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Photography Question 
Sherri McGee
 

Macro Lens Vs. Extension Tubes


I struggle with depth of field with my macro lens. I have a 100mm macro lens and a set of Kenko extension tubes. Can someone tell me the difference between the two? Is one easier to use? Can I get better DOF with the extension tubes? I really struggle with macro shots. Trying to get the tripod set up just right is impossible. When I use the extension tubes, do they only work at one distance vs. the macro lens that I can focus?


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3/16/2005 5:25:29 AM

 
Robert Hambley
rlhambleyphotography.com
  OK, here is my experience and knowledge of macros and extension tubes.
Macro lenses let you focus at closer distances than regular lenses. Extension tubes increase the size of the image on the sensor (or film) without the use of glass by increasing the distance from the lens to the sensor. An extension tube reduces the minimal focus distance, and the depth of field is reduced (but increasing the f-stop will help give control over the depth of field).
A little hint I found on another thread on BP, when doing macro: set the camera up on the tripod. Set the background, then move the subject into position, sliding it back and forth until it is in focus and position. This is sometimes easier than adjusting the tripod.
Hope this helps and Good Luck.


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3/16/2005 8:18:22 AM

 
Michael H. Cothran   There is no real difference. A true "macro" lens simply has a "built-in extension tube." Look at the back of your macro - see all that space in there?
The optical rule is this: the farther you space your lens from the film plane, the closer you can focus. Thus, the purpose of extension tubes is to do just that - extend your lens farther from the film plane. Your macro lens does the same thing, only it does it internally with its built-in helicoid - and it has a whopping helicoid system inside - look how long it gets when you focus from infinity down to 1:2 or
1:1. Aside from this is the fact that true macro lenses are optically designed to provide the best imaging in the closer ranges, usually about 1:10, while "normal" type lenses are optically designed to provide optimum quality about 10-15 feet away. Macro lenses also have a flat focusing plane - ideal for stamps and other flat surfaces, while regular lenses all have curved focusing planes.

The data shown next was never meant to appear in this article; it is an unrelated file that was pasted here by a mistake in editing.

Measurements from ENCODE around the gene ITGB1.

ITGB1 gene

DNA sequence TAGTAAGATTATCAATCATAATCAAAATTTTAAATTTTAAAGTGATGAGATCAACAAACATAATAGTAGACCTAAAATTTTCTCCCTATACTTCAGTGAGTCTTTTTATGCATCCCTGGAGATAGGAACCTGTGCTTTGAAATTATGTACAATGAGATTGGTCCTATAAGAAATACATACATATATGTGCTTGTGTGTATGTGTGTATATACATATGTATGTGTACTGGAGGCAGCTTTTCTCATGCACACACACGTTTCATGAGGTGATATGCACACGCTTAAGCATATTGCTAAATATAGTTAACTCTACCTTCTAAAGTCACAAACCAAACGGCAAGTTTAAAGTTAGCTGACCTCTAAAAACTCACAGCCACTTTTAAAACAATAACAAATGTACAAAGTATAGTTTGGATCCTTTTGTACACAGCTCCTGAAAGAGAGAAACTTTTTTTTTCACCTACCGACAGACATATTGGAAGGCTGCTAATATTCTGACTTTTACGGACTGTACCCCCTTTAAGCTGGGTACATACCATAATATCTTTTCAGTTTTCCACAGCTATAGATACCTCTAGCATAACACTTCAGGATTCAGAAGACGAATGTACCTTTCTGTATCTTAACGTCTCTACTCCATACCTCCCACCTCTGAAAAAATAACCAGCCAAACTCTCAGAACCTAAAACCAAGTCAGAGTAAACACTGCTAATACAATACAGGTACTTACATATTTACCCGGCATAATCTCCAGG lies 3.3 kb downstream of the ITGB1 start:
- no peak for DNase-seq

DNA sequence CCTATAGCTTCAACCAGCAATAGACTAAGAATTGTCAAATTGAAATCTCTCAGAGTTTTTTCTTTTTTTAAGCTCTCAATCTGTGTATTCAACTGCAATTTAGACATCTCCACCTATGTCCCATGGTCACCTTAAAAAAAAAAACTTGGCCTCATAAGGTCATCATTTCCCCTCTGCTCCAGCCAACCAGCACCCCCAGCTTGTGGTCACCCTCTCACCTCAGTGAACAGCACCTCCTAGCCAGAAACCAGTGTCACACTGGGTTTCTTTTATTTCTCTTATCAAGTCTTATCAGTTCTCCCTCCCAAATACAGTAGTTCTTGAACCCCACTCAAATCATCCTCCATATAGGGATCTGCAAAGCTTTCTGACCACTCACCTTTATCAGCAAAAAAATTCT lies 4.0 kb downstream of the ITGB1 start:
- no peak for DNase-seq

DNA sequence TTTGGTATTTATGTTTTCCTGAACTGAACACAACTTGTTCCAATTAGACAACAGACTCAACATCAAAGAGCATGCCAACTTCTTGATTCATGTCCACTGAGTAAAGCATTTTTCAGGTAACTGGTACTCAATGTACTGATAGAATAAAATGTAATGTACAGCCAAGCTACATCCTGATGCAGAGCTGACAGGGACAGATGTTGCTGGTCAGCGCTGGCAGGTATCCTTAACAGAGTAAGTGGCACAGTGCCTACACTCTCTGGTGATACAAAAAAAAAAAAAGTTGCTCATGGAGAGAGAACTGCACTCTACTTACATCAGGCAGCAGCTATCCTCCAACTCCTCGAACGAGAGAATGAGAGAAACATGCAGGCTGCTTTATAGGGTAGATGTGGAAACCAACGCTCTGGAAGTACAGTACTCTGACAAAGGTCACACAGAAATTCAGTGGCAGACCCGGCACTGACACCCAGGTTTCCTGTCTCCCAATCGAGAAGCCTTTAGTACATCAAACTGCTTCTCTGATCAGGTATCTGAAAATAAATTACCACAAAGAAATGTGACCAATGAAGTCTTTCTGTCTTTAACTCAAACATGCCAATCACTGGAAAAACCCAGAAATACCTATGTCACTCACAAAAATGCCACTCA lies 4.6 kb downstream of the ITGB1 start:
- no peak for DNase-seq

You CAN use your extension tubes in conjunction with your macro lens to get even closer. I own some MF macros from the 1970s that only focused to 1:2, but came supplied with a dedicated extension tube that, when mounted, would get you down to 1:1.
As far as DOF is concerned, it makes no difference whether you are using an extension tube or just the macro lens. On the same lens, at any given focusing ratio, your DOF will be the same.
Michael H. Cothran
www.mhcphoto.net


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3/16/2005 4:00:00 PM

 
Bob Cammarata
BetterPhoto Member Since: 7/17/2003
cammphoto.com
  One thing I've found helpful when trying to focus on a macro subject is to set my lens to the minimum focus distance before getting into place. Then, while looking through the viewfinder, I'll ease into position until I see the subject pop into focus.
With the tripod firmly mounted, I'll lean the camera forward or backward just enough to assure tack-sharp focus on a critical part of the image ... then take the shot.
This can be done with macro lenses or extension tubes (or a combination of both), but keep in mind that light loss, subject and/or camera movement, and a lack of DOF will be your biggest challenges.
I wouldn't recommend moving the subject back and forth unless it is firmly anchored on something stationary or some movement will likely register.


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3/16/2005 5:46:41 PM

 
Robert Hambley
rlhambleyphotography.com
  Greetings,
Bob's suggestion is better. I only move the subject back and forth when I have control over its exact position. For this I use the 'PLAMP'. It is a plant clamp, that can hold the stem.
Good Luck!


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3/17/2005 8:09:47 AM

 
Sherri McGee   Thanks everyone. I spent several hours in my yard this week practicing macro.


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3/18/2005 3:10:10 PM

 
Allen M. Aisenstein
BetterPhoto Member Since: 3/3/2005
 
 
 
Depth of field is of particular importance when shooting things like flowers and insects. Increase DOF with small apertures (f22 and smaller). This will require more light which could be provided with a flash or just a slower shutter speed. I consider a tripod manditory for maximum DOF and sharpness.


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3/23/2005 7:09:35 AM

 
Allen M. Aisenstein
BetterPhoto Member Since: 3/3/2005
 
 
 
Depth of field is of particular importance when shooting things like flowers and insects. Increase DOF with small apertures (f22 and smaller). This will require more light which could be provided with a flash or just a slower shutter speed. I consider a tripod manditory for maximum DOF and sharpness.


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3/23/2005 7:16:09 AM

 
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